In the late 1920's Mrs. Katherine Watson, a creative Children's Librarian at the Denver Public Library, had a great idea to get the children of Denver excited about reading by highlighting the books famous people of the time enjoyed reading as children. She wrote letters to 140 well-known men and women, ranging from authors to politicians to adventurers, asking what their favorite books were as kids. She sent a typed list of popular children's books, so the recipients could easily place a check next to their favorites and return the list.
It's about to get cold in Denver! If you're looking for some indoor fun for your little one try brainstorming creative activities after reading a favorite picture book.
I love Jonathan London's Froggy books, and one of my favorites is Froggy Gets Dressed. Froggy doesn't care that frogs are supposed to hibernate in winter. He's ready to play in the snow. He is so excited to go outside that, despite his mother's reminders, he forgets to put on the appropriate winter garb.
Here are a few fun things you can do after reading this book:
Reading to deaf and hard-of-hearing children is just as important as reading to hearing children; in fact, the same things are important: creating a literacy-rich environment, building vocabulary, engaging children's brains, building confidence and more. There are, however, some different considerations. The Belmar Library (Jefferson County Libraries) will host a workshop called:
Have you read a banned or challenged book? My guess is you probably have and didn't even know it! Banned Books Week celebrates our freedom to read, seek, and express ideas of all kinds.
So what does it mean for a book to be challenged or banned? "A challenge is an attempt to remove or restrict materials, based upon the objections of a person or group. A banning is the removal of those materials" (BBW Press Kit).
Some challenged and/or banned children's books include:
Reading, singing, talking, writing, and playing are all easy activities you can do with your children to help get them ready to read and ready for school. You're probably already doing these things, but if you need some new inspiration or are looking for a great picture book, look no further.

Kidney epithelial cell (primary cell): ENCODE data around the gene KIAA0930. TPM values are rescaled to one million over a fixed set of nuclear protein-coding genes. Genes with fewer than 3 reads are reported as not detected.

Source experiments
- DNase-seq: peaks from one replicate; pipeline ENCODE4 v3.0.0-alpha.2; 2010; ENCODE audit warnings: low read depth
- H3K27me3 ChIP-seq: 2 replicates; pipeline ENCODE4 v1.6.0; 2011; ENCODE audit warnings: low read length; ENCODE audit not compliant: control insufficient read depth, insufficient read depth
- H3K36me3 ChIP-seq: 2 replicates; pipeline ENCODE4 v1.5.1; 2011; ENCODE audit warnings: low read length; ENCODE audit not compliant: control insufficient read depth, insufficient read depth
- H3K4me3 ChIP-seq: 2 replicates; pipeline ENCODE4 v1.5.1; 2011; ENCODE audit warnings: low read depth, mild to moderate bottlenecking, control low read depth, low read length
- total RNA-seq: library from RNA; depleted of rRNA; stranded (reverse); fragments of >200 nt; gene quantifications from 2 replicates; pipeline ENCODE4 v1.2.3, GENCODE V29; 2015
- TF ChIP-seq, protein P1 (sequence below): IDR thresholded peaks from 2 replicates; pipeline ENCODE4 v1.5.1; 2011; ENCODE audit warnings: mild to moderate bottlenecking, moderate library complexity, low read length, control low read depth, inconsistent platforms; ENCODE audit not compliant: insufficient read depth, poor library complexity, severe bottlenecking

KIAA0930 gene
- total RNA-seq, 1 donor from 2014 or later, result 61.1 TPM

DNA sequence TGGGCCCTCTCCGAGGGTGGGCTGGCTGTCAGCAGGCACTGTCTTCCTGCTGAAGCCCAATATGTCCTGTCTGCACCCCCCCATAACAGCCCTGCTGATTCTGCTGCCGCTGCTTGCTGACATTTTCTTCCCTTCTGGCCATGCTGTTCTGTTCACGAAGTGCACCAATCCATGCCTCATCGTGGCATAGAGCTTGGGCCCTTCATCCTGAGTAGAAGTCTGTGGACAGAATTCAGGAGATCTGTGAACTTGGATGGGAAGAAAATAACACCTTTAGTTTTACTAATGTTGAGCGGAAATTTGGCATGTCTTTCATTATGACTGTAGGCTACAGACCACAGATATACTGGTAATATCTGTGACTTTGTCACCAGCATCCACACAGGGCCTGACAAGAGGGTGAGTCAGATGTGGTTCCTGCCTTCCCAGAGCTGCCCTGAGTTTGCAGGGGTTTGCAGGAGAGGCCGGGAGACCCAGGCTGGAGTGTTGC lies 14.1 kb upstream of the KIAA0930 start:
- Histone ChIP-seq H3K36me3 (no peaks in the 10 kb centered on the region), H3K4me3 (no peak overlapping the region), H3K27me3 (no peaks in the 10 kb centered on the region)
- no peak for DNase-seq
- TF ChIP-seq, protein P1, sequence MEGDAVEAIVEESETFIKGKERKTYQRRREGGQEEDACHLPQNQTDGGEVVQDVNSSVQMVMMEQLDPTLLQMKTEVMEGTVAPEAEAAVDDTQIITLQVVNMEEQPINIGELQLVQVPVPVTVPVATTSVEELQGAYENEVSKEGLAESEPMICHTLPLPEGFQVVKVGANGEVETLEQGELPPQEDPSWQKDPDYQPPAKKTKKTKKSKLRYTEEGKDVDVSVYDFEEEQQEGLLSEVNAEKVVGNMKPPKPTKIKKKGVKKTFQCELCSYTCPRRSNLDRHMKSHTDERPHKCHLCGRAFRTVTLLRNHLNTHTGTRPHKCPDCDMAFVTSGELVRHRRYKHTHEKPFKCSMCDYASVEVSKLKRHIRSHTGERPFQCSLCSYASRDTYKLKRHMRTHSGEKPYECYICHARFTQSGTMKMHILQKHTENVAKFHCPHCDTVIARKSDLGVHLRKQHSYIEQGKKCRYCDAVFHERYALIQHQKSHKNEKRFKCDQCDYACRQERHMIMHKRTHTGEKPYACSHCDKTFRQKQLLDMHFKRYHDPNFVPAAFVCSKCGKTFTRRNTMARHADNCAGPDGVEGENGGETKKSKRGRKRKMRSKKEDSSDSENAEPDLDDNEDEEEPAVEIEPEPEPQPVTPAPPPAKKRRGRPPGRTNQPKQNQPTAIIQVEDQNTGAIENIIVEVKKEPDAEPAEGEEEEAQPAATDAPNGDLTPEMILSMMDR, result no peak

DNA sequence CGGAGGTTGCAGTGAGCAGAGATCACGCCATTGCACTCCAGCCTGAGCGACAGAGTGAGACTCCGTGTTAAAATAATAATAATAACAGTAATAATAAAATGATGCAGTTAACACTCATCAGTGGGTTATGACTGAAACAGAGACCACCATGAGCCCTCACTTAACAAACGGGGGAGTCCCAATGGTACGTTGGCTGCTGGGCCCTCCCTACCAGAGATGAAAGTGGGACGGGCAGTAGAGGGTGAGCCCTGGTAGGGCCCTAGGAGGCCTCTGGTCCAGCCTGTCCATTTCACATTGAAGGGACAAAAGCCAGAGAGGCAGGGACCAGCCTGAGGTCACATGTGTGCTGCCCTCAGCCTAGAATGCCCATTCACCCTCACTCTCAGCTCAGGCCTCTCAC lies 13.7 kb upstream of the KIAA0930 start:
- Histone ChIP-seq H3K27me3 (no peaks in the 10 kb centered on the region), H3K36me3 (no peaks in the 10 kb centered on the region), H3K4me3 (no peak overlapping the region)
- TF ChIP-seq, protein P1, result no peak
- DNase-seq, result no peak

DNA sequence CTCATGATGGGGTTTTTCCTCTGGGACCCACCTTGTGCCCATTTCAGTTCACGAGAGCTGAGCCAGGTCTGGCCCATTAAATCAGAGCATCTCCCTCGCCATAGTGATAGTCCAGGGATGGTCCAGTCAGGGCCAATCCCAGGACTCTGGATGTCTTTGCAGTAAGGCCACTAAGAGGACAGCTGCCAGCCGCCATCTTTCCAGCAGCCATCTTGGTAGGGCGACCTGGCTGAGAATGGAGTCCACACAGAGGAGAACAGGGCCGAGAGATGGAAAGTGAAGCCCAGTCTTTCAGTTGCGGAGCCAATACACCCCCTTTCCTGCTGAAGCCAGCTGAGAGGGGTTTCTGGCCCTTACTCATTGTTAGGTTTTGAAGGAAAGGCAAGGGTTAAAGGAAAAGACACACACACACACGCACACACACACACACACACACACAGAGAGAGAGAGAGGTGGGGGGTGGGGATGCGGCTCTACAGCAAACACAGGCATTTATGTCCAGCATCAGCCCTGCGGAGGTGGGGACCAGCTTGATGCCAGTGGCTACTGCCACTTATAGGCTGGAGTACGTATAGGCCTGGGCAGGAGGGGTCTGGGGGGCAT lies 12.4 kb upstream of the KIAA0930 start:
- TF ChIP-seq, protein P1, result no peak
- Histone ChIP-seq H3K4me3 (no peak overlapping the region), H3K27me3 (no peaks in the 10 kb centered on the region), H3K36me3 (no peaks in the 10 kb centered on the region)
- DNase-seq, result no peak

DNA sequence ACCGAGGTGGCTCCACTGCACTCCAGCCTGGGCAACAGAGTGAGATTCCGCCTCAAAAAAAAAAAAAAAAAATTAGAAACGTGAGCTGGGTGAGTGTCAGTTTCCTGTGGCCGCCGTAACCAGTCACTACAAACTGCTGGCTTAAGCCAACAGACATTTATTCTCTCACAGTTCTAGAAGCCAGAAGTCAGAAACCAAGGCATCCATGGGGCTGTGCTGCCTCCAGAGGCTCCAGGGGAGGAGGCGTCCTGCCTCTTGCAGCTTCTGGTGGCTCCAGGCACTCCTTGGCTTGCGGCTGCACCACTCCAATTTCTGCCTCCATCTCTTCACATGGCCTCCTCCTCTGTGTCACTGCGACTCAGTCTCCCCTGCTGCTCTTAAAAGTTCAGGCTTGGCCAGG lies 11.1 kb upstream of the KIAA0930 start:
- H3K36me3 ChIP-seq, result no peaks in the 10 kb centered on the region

Colorado Libraries for Early Literacy (CLEL) has a new children's book award that recognizes wonderful picture books that support early literacy. Every year on February 5th the selection committee will announce one winner for each category; read, write, sing, talk, play. This year, to get everyone excited about the new award, the committee chose to honor 25 excellent books from the past 25 years that embody the spirit of the award.
Now that we are halfway through summer, are you looking for some great new books to read? Here are some new favorites from staff across the Denver Public Library system that you can use to fill up your Summer of Reading folder!
Jasper John Dooley: Left Behind by Caroline Adderson. When Jasper's beloved Nan leaves for a week-long cruise, he has no idea what he will do to fill the long days until she returns. Every day she is gone, another adventure appears, until Jasper has many stories he can tell Nan when she comes home. This is the second book in the Jasper John Dooley series. Recommended by Carol, Children's and Family Manager.
Do you have something fun planned for Father's Day this year? How about sharing a book with dad? This special day is a great reminder of the importance dads play in their children's literacy development.
Children learn by watching and imitating. Be a positive male role model for the kids in your life by reading and sharing stories. This shows children that you think reading is valuable, achievable, and, most importantly, fun!
Looking for ways to share your enthusiasm for literacy beyond books? Check out the wonderful ideas from the folks at Reading Rockets, such as reciting nursery rhymes, singing songs, playing games with letters or words, and telling stories about your childhood.
Have you tried reading “100 Años de Soledad” by Gabriel Garcia Marquez in Spanish but it was too hard? How about “Don Quijote de la Mancha” by Miguel Cervantes? If so, consider starting your Spanish reading extravaganza with some of the following suggestions. Then someday, yes, someday you might get to read those wonderful pieces of literature.
Learning a new language can be a scary and challenging task. But have you tried improving your skills by using children’s books and CDs? Yes, that’s right! The Denver Public Library has many children’s items in Spanish that can make your learning experience much more enjoyable as well as educational.
This year’s Denver Public School K-8 2D Art Exhibition will be on Level 5 in the Western History Gallery from April 5 through April 25. Come to the library and check out the wonderfully creative drawings, paintings and more.
While you’re here you might get inspiration for your own art project or something to try with your children.
For more inspiration check out these books about art and artists:
The DPL system wide LEGO contest has come to an end with four fantastic winners selected. Each of the participating locations selected branch winners, whom all met at the Central Library for the final judging and some LEGO themed fun.
We played LEGO bingo, skee-ball and decorated bookmarks with LEGO bricks!
Thanks to all that participated! And thanks to The Tattered Cover, Chipotle, Jolyon Yates and the Colorado Mills LEGO Store for providing our prizes.
Check out the books that the winning entries were based on: